Captain Marvel: It’s a “Lose/Lose” Situation

So Marvel’s Captain Marvel releases this weekend, and I think it goes without saying that..this one’s a controversy. The film tells the story of Carol Danvers, a stoic, witty, and occasionally sarcastic heroine. All things that we’d assume would make for an interesting protagonist, right? Well, let’s pause for just a moment. We all know that this is not Marvel’s first rodeo when it comes to telling origin stories. Hell, we’ve seen well over a dozen at this point. They’ve cracked an immaculate formula with characters like Tony Stark (Downey), Steve Rogers (Chris Evans), and the most recent, the Black Panther himself (Chadwick Boseman). Now all three of these have something in common. They’re men? NO! No, damn it. They’re extremely likable characters. In 2017, Patty Jenkins and Gal Gadot brought us a character to the big screen we know and love called “Wonder Woman”. She brought charisma, she brought bravery, but above all else, she gave us a reason to invest in her. She commanded the screen, stealing every frame she was in. Throughout the majority of the MCU franchise, we’ve seen characters such as Black Widow, Scarlet Witch, Valkyrie, and so many more deliver powerful performances in their roles. But here in 2019, something about Brie Larson’s Captain Marvel just simply doesn’t do it for me. The script, while not boring by any stretch, feels like it plays it all too safe in many regards. It delivers a handbag (or two) of cheeky 90’s callbacks, some clever banter between Samuel L. Jackson and Larson (which, in my opinion, saves a lot of Larson’s truly boring screen presence), and a fairly cool villain and action sequences. But the bottom line is this..Captain Marvel never SOLD me. You see, what makes a hero/heroine just that, is two fold. On one hand, they’re beautifully powerful, and awesome beyond belief. But on the other? They’re relatable. They are compelling, and feel of this earth. They drive the motion picture they’re in, and demand your full attention. Sadly, Larson just didn’t do that for me. I know this isn’t the last we will see of this character, and for the sake of the MCU as a whole, I truly pray she grows into the character. Not only for her sake, but for Endgame and beyond. For decent story, cheeky 90’s nostalgia, and overall a mediocre lead, I give Captain Marvel a 5.5/10. Oh, remember when I said this one was controversial? That’s because apparently if I’m a white male, I’m not allowed to say I “dislike” anything female led in 2019. Despite the fact that last year’s Annihilation (damn near all women) was my favorite movie of the year. I digress. Thanks so much for reading, and I hope you guys enjoy this one in theaters.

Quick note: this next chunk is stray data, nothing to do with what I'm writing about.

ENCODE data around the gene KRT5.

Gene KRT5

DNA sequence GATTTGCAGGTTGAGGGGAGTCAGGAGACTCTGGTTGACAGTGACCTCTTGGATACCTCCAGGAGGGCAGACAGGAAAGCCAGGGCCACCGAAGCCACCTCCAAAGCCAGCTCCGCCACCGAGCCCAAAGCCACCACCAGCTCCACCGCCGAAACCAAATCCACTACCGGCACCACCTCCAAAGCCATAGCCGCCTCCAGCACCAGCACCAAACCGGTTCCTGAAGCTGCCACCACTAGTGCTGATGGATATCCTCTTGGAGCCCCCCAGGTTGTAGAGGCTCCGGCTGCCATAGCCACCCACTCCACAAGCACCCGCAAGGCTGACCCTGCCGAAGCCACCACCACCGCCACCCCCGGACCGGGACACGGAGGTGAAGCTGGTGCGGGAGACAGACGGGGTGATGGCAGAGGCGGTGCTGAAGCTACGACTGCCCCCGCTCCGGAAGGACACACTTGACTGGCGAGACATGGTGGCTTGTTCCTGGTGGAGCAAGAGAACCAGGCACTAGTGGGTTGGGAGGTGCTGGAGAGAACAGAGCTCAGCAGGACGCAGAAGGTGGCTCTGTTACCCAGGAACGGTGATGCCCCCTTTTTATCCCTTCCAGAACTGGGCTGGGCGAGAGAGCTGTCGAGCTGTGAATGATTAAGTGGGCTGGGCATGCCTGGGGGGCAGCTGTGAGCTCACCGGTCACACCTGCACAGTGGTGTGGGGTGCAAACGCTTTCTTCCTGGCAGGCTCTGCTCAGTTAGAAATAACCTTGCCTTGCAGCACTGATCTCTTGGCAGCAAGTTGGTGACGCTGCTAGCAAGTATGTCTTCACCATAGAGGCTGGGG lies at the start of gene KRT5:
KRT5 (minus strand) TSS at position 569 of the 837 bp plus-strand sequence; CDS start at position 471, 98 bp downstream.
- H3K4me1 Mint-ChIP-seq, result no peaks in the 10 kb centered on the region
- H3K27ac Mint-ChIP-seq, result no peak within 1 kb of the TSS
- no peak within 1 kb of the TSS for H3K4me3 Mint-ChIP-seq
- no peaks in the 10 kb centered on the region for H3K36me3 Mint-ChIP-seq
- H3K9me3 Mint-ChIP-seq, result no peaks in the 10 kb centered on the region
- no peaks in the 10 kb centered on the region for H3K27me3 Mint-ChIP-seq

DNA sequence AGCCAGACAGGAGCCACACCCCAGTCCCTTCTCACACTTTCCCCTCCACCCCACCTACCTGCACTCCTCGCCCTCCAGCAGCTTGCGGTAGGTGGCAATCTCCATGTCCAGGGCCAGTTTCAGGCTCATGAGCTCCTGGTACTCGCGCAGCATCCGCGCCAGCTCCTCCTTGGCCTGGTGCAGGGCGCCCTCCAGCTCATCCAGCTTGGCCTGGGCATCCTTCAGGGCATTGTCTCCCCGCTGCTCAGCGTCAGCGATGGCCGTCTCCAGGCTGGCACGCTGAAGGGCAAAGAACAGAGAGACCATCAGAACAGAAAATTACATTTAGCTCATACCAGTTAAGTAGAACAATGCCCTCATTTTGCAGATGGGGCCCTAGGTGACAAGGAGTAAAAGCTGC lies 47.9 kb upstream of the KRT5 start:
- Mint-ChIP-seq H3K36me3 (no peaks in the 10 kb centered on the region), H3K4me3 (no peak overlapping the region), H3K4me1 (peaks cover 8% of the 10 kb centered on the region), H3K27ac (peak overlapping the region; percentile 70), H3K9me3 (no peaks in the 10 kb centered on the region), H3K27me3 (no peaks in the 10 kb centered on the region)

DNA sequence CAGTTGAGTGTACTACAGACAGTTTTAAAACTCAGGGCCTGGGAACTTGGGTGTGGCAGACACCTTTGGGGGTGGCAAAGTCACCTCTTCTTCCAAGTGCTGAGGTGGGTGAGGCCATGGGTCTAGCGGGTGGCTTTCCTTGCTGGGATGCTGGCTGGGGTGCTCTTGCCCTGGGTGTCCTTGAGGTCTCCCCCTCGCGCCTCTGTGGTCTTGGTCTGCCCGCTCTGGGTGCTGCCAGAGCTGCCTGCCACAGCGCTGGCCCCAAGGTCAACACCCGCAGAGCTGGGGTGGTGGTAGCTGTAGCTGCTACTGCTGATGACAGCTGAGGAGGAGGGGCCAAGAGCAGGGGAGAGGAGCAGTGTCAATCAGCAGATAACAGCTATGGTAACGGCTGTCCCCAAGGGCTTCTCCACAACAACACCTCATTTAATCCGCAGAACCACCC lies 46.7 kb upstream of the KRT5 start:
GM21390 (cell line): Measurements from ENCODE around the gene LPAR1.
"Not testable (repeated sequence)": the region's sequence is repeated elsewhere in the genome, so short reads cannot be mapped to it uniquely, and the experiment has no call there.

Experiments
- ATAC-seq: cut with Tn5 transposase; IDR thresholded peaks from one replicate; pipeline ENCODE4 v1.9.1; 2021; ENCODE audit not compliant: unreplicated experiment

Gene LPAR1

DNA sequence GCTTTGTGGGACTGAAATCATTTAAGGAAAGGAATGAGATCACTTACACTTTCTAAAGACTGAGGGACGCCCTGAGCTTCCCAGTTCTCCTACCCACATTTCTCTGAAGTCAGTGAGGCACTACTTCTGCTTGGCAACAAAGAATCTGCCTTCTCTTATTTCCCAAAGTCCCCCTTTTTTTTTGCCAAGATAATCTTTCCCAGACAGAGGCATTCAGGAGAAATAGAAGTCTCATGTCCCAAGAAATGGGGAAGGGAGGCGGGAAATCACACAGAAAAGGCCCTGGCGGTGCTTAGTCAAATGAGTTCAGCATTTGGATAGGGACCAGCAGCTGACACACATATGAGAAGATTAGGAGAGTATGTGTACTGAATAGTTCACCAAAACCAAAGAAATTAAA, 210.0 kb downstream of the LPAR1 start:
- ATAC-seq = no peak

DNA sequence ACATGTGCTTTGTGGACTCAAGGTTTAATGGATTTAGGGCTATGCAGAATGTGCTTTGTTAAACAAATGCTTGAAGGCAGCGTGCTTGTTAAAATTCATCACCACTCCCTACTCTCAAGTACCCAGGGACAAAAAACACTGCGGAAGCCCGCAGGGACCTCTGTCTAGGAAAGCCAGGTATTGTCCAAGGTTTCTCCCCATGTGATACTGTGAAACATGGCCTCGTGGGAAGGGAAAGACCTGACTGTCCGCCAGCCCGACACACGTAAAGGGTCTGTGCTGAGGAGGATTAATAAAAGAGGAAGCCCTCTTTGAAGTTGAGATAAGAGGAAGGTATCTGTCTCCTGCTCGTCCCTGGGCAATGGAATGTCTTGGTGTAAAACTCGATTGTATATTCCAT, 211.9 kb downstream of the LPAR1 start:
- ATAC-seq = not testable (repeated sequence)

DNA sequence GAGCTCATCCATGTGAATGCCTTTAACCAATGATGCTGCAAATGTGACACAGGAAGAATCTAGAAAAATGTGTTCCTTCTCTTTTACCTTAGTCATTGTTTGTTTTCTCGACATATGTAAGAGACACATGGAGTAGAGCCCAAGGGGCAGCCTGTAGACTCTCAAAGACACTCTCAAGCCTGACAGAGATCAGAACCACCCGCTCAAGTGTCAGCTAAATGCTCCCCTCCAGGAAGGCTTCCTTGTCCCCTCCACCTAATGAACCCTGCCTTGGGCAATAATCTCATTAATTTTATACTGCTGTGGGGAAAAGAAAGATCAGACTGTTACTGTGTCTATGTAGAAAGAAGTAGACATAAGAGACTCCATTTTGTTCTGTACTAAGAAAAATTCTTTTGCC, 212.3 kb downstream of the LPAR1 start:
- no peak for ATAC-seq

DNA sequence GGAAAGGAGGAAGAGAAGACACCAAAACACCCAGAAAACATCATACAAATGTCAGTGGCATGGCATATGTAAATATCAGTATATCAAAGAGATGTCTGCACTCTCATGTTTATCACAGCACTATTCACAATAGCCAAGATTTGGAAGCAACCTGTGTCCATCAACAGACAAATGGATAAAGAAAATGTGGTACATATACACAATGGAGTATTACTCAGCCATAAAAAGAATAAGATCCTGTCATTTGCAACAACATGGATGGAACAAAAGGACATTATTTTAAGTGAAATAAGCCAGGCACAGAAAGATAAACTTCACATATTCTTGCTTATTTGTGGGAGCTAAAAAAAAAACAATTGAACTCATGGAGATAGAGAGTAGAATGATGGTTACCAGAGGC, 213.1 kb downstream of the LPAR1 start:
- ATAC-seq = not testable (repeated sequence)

Peep, out 👋🏼

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Alita: Battle Angel. The one I REALLY didn’t want to prove me right..

So Alita: Battle Angel has its US release this weekend, but my fiancé and I had the “luxury” of sliding into an early screening last night. For those like myself who actually didn’t have a clue that this content was based on a previously existing Manga serious titled “Gunnm” I feel like knowing the source material prior to my first sitting would’ve better prepared me for what I was in for; hopefully? But what I did get, was a visual spectacle, and not much else. While many (self included) hoped Alita would floor us with its visuals, and woo us with performances from the likes of Christoph Waltz and possibly lead Rosa Salazar, what we end up with here is an almost “muddied” attempt at several different things. We see tonal inconsistencies ranging from: one second we’re a heartfelt father/daughter film, another we’re almost “gory” (blue blood, it was weird to see) high-tenacity action anime film. And don’t get me wrong, in some films, both of these can be pulled off. But when it comes to Alita: Battle Angel, Robert Rodriguez and company bite off much more than they can chew. In its 2 hour run time, the film tries being both an origin story and an attempt to draw in what feels like several sequel possibilities. Does it looks pretty? Most definitely. Does it sound pretty? Sure, I’d say so. Does it feel like a quality product because of those two things? Most certainly not. And I’ve gotta say it; despite its $200 million dollar budget (you heard that right) I can’t honestly tell you I recommend you checking this one out. For throwing an arsenal of visual magic in your face with damn near nothing else to support it, Alita: Battle Angel gets a 4.5/10 from me. Thanks as always for reading,

Peep, out👋🏼

LEGO Movie 2: The Second Part. Is everything STILL awesome?